Cunha and colleagues’ empirical findings corroborate this:
In the more economically developed villages in the sample, households’ purchasing power is only modestly affected by these price effects. In the less developed villages, the price effects are much larger in magnitude, which we show is partly due to these villages being less tied to the outside economy and partly due to their having less competition among local suppliers.
Now let’s take another case: you give money to your neighbour (who like you, has perfect access to the world economy). There is no price effect. You both would have spent the money on the world market. There is a real goods transfer from you to your neighbour. This is the only case where reality perfectly matches intuition. The same would happen if your neighbour were a Kenyan who has access to world markets3.
Now, to me there is an obvious policy implication here: you should transfer cash not to the poorest, but to those who score highest on some combination of low income and access to the world economy. Income being equal, you should transfer to the most globalised recipients you can find. The importance of this can be enormous. If you give to someone in an autarkic village, you transfer goods from poor Kenyans to very poor Kenyans. If you give to a globalised city-dweller, the real transfer is from yourself to the recipient.
I haven’t been able to find any discussion of this policy implication in the literature. This is quite surprising for something that naturally follows from supply and demand theory.
There could be practical problems with this policy. Most obviously, people who live in globalised cities are typically rich, and those who live in isolated villages are typically poor. So the ideal recipient, say someone who lives in Mumbai but is as poor as a rural day labourer, may not exist. (It could also be harder to identify the poor in the cities. But the operation costs of a cash transfer programme could perhaps be lower.)
There is some empirical data on this, for example from the World Bank report Geographic Dimensions of Well-Being in Kenya: Where are the Poor? (henceforth GdWBK). GdWBK chapter 2 tells us that the “poverty line is determined based on the expenditure required to purchase a food basket that allows minimum nutritional requirements to be met (set at 2,250 calories per adult equivalent (AE) per day) in addition to the costs of meeting basic non-food needs”. The rural poverty line (Ksh 1,239) is less than half the urban poverty line (Ksh 2,648). I find it surprising that basic goods really are twice as expensive in urban areas, but let’s take these estimates at face value. GdWBK doesn’t directly give information about the income distribution, but it tells us about the poverty gap index in different areas.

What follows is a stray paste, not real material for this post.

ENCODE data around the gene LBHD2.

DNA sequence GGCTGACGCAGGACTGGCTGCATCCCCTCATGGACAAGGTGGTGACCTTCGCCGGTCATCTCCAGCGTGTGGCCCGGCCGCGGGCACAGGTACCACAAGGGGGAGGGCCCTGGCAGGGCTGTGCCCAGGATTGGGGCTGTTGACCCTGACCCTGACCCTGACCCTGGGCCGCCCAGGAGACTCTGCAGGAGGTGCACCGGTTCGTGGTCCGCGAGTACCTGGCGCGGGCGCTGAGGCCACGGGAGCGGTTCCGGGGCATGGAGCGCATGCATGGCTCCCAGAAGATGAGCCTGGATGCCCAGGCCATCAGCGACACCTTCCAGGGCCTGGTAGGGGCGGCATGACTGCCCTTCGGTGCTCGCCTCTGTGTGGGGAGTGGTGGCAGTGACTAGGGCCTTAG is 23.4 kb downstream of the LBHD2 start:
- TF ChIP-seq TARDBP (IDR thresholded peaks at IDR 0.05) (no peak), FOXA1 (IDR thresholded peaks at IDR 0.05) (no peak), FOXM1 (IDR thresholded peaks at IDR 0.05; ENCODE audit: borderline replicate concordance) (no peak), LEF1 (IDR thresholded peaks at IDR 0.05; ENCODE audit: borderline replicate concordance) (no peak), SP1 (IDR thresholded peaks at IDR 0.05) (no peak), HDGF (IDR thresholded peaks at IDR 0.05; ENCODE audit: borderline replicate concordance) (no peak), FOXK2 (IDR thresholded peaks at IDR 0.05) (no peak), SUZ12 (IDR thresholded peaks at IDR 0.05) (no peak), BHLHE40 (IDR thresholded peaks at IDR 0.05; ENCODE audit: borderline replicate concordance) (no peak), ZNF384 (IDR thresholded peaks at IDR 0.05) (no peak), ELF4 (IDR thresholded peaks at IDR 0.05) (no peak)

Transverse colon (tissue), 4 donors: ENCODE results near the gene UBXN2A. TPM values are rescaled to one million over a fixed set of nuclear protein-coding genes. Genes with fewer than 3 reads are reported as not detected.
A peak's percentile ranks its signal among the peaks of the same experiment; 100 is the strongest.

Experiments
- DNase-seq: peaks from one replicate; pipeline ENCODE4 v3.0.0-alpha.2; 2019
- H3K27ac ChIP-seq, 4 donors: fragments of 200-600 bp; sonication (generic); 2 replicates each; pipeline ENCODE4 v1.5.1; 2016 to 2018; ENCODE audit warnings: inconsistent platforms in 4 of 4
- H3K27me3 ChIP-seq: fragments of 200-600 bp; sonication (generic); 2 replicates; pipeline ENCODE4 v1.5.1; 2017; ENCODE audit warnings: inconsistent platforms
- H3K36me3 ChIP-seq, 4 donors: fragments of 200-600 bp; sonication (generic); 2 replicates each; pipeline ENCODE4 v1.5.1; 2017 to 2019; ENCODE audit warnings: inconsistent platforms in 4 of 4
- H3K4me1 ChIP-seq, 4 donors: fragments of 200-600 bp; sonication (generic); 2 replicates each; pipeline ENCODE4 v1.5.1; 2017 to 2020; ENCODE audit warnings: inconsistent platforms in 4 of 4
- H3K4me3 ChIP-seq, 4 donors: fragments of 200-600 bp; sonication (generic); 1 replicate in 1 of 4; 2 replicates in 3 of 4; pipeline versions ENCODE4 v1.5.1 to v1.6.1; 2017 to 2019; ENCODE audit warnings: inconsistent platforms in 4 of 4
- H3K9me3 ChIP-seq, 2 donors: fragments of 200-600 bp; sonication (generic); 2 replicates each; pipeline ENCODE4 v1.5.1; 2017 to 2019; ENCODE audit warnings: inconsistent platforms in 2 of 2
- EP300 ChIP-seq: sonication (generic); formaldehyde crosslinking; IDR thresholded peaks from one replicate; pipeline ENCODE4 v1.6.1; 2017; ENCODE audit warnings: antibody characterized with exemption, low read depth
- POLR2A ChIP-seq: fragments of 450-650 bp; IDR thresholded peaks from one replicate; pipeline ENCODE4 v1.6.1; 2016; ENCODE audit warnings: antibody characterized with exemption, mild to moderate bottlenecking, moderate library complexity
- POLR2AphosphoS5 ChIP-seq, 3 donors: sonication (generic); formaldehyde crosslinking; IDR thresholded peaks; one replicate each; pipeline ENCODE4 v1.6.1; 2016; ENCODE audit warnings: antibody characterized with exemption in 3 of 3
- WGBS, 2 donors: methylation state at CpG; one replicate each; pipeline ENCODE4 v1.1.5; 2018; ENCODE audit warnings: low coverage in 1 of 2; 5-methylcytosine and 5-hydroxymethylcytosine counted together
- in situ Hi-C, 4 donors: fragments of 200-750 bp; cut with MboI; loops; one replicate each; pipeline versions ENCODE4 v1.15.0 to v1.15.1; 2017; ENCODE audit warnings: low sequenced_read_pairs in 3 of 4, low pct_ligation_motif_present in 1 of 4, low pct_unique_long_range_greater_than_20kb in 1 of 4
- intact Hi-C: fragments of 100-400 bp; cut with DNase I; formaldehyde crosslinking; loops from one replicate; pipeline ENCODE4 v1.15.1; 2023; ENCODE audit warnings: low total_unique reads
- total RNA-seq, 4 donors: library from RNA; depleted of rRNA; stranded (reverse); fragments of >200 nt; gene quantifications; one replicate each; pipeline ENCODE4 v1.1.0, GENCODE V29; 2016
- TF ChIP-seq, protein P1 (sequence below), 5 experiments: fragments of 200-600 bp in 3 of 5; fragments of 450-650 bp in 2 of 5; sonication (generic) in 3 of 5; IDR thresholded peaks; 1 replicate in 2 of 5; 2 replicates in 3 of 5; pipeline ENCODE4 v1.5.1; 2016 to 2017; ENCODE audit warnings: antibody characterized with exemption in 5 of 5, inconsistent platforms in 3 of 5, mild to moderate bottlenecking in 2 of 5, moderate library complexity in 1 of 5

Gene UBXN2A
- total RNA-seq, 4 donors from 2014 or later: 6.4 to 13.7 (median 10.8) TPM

Wikipedia defines the poverty gap index as where is the total population, is the total population of poor who are living at or below the poverty threshold, is the poverty line, and is the income of the poor individual . In this calculation, individuals whose income is above the poverty line have a gap of zero. Multiplying the poverty gap index by , we get , the average poverty gap among the poor.
From GdWBK chapter 5, I compute for the rural areas of the Western District of Kenya, for the district of Nairobi, implying that the Nairobian poor live on an average of 67% of the urban poverty line and the poor in rural parts of the Western District live on an average of 51% of the rural poverty line.
This is known as the classical dichotomy in economics. ↩
The more equal village might also shift its production and consumption towards more staples and fewer luxuries. ↩
Except for the fact that Kenya uses a different currency, so you have to take into account exchange rates, which might not be free-floating. I don’t understand macroeconomics, so let’s ignore that. ↩